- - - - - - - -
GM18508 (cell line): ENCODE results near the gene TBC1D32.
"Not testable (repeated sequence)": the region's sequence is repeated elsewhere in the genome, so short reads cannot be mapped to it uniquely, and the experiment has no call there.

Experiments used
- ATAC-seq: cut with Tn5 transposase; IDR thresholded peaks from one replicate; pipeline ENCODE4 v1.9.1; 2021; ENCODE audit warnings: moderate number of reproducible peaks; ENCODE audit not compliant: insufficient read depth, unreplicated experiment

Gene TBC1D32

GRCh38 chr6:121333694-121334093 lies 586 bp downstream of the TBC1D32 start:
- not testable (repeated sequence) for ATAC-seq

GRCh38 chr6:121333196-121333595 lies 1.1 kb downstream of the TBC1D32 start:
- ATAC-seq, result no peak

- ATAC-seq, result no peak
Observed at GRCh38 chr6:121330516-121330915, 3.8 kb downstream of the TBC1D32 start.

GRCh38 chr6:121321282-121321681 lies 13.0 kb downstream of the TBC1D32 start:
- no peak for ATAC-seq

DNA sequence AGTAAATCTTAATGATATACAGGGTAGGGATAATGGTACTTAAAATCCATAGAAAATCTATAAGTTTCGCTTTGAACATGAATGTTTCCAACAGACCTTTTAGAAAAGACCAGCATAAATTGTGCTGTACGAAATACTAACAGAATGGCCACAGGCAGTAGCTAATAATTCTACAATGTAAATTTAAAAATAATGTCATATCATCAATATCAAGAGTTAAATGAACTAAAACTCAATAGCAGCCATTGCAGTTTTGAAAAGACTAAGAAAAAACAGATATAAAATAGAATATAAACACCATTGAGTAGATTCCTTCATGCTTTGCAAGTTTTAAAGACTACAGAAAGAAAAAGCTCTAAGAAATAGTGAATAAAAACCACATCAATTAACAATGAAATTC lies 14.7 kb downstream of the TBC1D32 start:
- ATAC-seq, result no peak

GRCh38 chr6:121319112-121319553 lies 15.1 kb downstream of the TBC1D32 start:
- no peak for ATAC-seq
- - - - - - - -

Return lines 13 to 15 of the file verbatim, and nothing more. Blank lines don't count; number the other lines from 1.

- no peak for ATAC-seq

DNA sequence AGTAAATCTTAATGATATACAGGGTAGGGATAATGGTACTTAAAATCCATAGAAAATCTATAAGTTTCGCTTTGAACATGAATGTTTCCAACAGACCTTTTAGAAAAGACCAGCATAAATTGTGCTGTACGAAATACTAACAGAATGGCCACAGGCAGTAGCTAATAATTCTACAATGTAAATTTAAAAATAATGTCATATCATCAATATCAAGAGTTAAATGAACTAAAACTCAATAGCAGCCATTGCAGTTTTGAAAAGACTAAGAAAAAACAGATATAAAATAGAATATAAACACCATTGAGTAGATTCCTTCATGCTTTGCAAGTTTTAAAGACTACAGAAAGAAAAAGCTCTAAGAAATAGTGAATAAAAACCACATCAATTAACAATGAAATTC lies 14.7 kb downstream of the TBC1D32 start:
- ATAC-seq, result no peak